|Fertile heads of Piptocephalis|
The Zoopagomycotina are a subdivision (incertae sedis) of the fungal division Zygomycota sensu lato. It contains 5 families and 20 genera. Relationships among and within subphyla of Zygomycota are poorly understood and their monophyly remains in question so they are sometimes referred to by the informal name, “zygomycetes”.
Zoopagomycotina are microscopic and they are typically obligate parasites of other zygomycete fungi and of microscopic soil animals such as nematodes, rotifers, and amoebae. Some species are endoparasites that live mostly within the bodies of their hosts and only exit the host when they are producing spores. Other species are ectoparasites (e.g. Syncephalis, Piptocephalis) that live outside of the host body, but produce specialized organs called haustoria that penetrate inside of the host body to capture host nutrients. Similar haustoria are found in biotrophic plant, animal, and fungal pathogens in several other major fungal lineages.
Like most other zygomycete fungi, the Zoopagomycotina have cell walls containing chitin and they have coenocytic (nonseptate) hyphae. Their vegetative body consists of a simple, branched, or unbranched thallus. Asexual reproduction is by arthrospores (in Helicocephalum), chlamydospores, uni- or multi-spored sporganiola; sporangiospores of multi-spored formed in simple or branched chains (merosporangia), usually from a vesicle or stalk. Many produce haustoria. Where observed, the sexual spores (zygospores) are globose and unornamented. The hyphae used during sexual outcrossing is similar to vegetative hyphae or in some cases may be slightly enlarged.
The word Zoopagomycotina comes from the Greek roots zoo meaning “animal” and pag meaning “rock” or “ice/frost.”
Although great strides have been made in resolving the evolutionary relationships among many lineages of fungi it has been challenging to resolve relationships within and among zygomycetes. For example, the uncertain grouping of Zoophagus insidians with the Kickxellomycotina.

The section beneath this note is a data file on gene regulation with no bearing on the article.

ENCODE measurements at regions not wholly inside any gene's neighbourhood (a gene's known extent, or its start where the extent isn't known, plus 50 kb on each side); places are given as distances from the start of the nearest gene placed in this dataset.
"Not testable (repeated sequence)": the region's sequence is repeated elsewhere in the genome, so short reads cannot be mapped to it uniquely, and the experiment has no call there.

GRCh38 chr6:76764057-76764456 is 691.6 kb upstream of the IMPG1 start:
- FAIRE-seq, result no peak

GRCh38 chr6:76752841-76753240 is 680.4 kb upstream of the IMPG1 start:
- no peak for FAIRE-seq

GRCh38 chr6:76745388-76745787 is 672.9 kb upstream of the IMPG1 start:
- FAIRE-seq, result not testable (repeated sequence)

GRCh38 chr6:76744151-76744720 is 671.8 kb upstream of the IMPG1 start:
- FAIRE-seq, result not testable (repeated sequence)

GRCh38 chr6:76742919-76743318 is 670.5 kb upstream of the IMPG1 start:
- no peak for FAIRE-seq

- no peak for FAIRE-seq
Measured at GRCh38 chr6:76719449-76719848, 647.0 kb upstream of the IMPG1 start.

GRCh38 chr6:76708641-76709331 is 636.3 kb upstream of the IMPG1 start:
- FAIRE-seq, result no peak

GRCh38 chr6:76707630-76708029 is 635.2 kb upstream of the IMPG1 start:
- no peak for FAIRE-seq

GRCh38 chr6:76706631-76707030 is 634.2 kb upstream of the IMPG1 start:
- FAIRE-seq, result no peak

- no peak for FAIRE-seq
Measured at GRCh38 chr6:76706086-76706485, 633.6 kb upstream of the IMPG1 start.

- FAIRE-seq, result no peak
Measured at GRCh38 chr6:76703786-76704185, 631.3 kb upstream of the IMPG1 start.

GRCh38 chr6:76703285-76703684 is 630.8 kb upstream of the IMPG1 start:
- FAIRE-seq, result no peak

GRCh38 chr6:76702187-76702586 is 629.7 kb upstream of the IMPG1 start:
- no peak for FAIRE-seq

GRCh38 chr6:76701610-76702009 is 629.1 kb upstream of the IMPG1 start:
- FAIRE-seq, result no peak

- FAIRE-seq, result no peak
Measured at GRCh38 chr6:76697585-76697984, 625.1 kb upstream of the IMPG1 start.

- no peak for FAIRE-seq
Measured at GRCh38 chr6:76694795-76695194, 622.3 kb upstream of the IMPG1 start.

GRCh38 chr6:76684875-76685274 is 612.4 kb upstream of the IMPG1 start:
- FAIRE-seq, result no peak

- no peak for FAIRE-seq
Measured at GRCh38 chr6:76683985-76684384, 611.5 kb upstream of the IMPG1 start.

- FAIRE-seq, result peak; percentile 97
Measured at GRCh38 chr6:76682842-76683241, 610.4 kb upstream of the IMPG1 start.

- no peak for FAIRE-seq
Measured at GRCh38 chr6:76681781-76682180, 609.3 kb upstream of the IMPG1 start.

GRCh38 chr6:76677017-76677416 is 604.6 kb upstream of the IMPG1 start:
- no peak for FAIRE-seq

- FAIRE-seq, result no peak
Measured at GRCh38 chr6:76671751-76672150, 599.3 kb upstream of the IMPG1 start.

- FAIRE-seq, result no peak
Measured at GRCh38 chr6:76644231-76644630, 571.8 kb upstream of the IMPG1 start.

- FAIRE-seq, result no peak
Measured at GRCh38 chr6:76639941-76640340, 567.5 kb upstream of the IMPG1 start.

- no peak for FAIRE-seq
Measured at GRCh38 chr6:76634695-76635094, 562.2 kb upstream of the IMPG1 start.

Resolving a well-supported monophyly of the Zoopagomycotina has been particularly challenging for several main reasons: 1) most species of Zoopagomycotina are microscopic and challenging to observe, 2) most species of Zoopagomycotina cannot be grown separately from their host organisms in axenic culture, so obtaining pure DNA for molecular studies is challenging, and 3) based on ribosomal DNA sequences, species of Zoopagomycotina may have undergone accelerated evolution, so grouping may be skewed by long-branch attraction (LBA) and a high frequency of parallel evolutionary changes.
Families and their respective genera
- Acaulopage (27 spp.) haustorial parasites of amoeba
- Cystopage (7 spp.) haustorial parasites of amoebae and nematodes
- Stylopage (18 spp.) predaceous on amoebae and nematodes
- Zoopage (11 spp.) haustorial parasite of amoebae and testaceous rhizopods
- Zoophagus (5 spp.) ectoparasites of loricate rotifers and nematodes
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- James TY, Kauff F, Schoch CL, Matheny PB, Hofstetter V, Cox CJ, et al. (2006). "Reconstructing the early evolution of Fungi using a six-gene phylogeny". Nature. 443 (Pt 7113): 818–822. doi:10.1038/nature05110. PMID 17051209.
- White MM, et al. (2006). "Phylogeny of the Zygomycota based on nuclear ribosomal sequence data". Mycologia. 98 (Pt 6): 872–884. doi:10.3852/mycologia.98.6.872. PMID 17486964.